Monday, 27 March 2017

Psychedelic Pop of the '60s: Nirvana- All Of Us 1968 (2003 Island Universal) Flac

Nirvana's second album was dainty period British pop-psychedelia, falling on the lightest shade of that category that could be imagined. For some adventurous pop fans, few higher recommendations could be concocted. For most 1960s collectors, though, it's fair to say that it's too precious and insubstantial to qualify as a major work. Their most well-known song, "Rainbow Chaser," leads off, with its prominent phasing effects; "Tiny Goddess," one of their best ballads, comes next.
The rest of the album doesn't measure up to those two tracks, with pretty but not compelling melodies (sometimes reminiscent of, but not in the same class as, Paul McCartney) and orchestration that, like the songs themselves, seem to tiptoe for fear of being too forceful. The overall result is too saccharine, and occasionally even childish.


That's an Mr Unterberger review again. Nothing more to say.

If you like it enjoy it...if not Macca would sing..let it be...
Enjoy
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Psychedelic Pop: Bit 'A Sweet - Hypnotic 1 (1968) (2011) Flac


Bit a Sweet was reportedly a top draw at the big discotheques in New York City. Their only album, Hypnotic -- released by ABC in 1968 -- is a rare, and often over-looked, high-concept pop-psych album of the first degree. Today it is highly praised by collectors who are interested in psych-pop production values (phased vocals, electric sitar, strings, fuzz guitar). Bit a Sweet was produced by the multi-talented Steve Duboff, who also wrote most of the group's material, including both sides of their heavily edited "2086"/"Second Time" single.
Duboff's sometime songwriting partner on this album, incidentally, was Artie Kornfeld, who -- during this time -- was producing the Cowsills for Mercury; their "How Can I Make You See" also appears here. Another highlights include Bit a Sweet's version of the George Harrison-penned Beatle track "If I Needed Someone." (Incidentally, Kornfeld and Duboff also recorded under the moniker Changin' Times). In February 1967, a year prior to the release of this album, Bit a Sweet covered the Steve Duboff-Dave Morris-penned "Out of Sight, Out of Mind," which was released on MGM (cover versions were also waxed by the Marauders and Limey & the Yanks).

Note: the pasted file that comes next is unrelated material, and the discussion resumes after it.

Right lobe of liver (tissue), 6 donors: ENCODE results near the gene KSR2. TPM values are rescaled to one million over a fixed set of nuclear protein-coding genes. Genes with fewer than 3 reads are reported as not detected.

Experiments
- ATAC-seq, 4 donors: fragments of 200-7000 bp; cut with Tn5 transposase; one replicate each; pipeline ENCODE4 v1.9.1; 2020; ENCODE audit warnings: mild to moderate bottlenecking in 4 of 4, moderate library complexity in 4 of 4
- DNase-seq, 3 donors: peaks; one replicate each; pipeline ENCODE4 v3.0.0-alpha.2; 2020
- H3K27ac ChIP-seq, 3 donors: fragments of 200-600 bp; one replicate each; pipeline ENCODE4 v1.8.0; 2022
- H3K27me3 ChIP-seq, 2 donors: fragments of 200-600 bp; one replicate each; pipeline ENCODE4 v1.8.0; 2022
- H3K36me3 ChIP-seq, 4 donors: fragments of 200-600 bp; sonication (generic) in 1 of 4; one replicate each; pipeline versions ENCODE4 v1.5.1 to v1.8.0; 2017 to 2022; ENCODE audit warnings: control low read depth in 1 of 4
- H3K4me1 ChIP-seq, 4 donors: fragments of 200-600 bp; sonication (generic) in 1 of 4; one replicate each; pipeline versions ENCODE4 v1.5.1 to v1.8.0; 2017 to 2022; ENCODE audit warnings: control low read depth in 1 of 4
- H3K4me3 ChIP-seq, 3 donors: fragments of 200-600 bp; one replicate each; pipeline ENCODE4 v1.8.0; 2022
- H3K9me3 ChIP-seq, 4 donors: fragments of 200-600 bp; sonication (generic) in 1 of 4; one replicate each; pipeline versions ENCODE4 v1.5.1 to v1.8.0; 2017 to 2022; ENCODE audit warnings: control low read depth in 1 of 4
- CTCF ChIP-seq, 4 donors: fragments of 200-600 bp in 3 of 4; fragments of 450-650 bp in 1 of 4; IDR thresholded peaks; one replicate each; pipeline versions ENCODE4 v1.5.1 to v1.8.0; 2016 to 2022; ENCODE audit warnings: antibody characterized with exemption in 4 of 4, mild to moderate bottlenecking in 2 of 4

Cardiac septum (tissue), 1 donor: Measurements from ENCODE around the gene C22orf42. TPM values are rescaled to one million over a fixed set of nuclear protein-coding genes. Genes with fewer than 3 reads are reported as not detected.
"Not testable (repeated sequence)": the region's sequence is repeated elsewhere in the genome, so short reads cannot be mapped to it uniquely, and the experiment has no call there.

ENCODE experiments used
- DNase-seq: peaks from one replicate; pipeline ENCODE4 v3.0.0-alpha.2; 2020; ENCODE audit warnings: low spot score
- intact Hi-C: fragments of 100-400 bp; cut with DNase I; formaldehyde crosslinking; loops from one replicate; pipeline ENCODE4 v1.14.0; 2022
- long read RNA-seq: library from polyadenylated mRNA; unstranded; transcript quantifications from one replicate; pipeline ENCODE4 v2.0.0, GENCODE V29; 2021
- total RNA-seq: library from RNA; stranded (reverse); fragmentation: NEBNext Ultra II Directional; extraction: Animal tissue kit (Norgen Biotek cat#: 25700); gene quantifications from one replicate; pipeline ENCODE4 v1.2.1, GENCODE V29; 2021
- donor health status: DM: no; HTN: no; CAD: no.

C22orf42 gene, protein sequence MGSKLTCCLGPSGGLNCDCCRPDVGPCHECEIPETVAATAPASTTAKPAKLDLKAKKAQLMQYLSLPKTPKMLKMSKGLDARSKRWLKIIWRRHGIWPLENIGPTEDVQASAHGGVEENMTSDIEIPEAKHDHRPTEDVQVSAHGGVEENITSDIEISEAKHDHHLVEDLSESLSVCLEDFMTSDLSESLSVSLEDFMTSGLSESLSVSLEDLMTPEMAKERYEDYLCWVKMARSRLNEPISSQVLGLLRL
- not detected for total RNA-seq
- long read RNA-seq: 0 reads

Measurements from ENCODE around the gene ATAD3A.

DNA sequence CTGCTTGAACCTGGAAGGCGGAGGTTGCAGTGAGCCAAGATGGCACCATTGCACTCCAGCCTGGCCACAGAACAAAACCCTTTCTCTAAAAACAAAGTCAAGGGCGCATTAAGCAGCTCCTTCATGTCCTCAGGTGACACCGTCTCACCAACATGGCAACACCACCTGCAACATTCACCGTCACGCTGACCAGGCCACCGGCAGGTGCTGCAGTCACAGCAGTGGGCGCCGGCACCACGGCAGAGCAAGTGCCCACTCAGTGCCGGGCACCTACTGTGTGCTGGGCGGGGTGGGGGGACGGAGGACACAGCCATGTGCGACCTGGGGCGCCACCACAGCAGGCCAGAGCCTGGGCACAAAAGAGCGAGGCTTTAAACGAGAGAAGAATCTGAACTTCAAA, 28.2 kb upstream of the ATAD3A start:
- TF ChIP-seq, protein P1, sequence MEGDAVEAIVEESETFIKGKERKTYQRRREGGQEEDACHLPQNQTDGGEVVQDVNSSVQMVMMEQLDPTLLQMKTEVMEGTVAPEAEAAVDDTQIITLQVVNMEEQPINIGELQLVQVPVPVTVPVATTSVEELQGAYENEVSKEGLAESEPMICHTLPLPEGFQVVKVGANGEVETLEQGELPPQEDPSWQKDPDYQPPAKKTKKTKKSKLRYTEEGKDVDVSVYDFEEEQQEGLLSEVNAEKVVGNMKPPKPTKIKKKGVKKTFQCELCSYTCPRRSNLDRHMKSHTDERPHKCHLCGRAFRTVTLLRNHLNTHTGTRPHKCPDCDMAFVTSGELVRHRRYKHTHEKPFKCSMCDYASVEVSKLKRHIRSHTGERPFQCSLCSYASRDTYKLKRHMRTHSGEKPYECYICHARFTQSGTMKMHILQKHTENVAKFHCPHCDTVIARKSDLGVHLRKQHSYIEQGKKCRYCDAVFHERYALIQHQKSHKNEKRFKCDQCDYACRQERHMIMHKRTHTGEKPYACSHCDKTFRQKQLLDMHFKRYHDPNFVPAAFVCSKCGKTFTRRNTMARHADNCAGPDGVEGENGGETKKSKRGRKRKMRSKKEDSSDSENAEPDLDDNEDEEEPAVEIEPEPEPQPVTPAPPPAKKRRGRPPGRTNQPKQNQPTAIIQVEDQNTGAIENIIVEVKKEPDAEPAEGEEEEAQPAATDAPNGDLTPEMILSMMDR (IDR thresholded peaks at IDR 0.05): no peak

This song -- which unfortunately isn't featured on their debut -- is probably the group's best-known song. If you're curious, you can see it performed, along with one other selection, during the first few minutes of the sexploitation flick Blonde on a Bum Trip, and can also be found on several psychedelic compilations . Drummer Russell Leslie later recorded with a band called Neon (produced by Tommy James) and became a session drummer.(allusic.com)

Very good psychedelic pop here. Good songs and well produced this is one of the better pop psychedelia of the times then back.
Have fun
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Andwella's Dream - Love And Poetry (1969) 2004 Japan Flac

Andwellas Dream released one album, Love and Poetry, on CBS in the UK in the late 1960s that is highly regarded by some psychedelic collectors. It is an eclectic but unmemorable affair that touches upon a number of approaches--heavy progressive rock-tinged psychedelia with keyboards, fruity pop-psych with strings and fairytale-type lyrics, folk- and blues-informed material bridging psych and prog--common to British rock of the period. The group changed their name to Andwella and subsequently released a couple of albums under that name.(allmusic.com)

Although Andwella's Dream were a versatile psychedelic group, they were nonetheless generic no matter what angle they were taking. On Love & Poetry, you get sustained guitar that walks the line between freakbeat and heaviness, some swirling organ and husky vocals that betray the influence of Traffic and Procol Harum, pastoral acoustic folky tunes in the Donovan style, airy-fairy dabs of phased guitars and storybook lyrics, etc. Eclecticism is to be commended, and since late-'60s British psychedelia is an interesting genre in and of itself, generic music in the subgenre is more interesting than some other generic music in other styles. Still, generic music is generic music, and being able to do a bunch of different things in an unexceptional manner does not make you exceptional. The fairly tuneful folk-rocker "Midday Sun" is the best cut; it's also interesting to hear a song about "Cocaine" in 1969, before the drug was too well known even in the counterculture.(allmusic.com)


Very nice psychedelic prog pop album. If you don't know it give it a try.
Cheers
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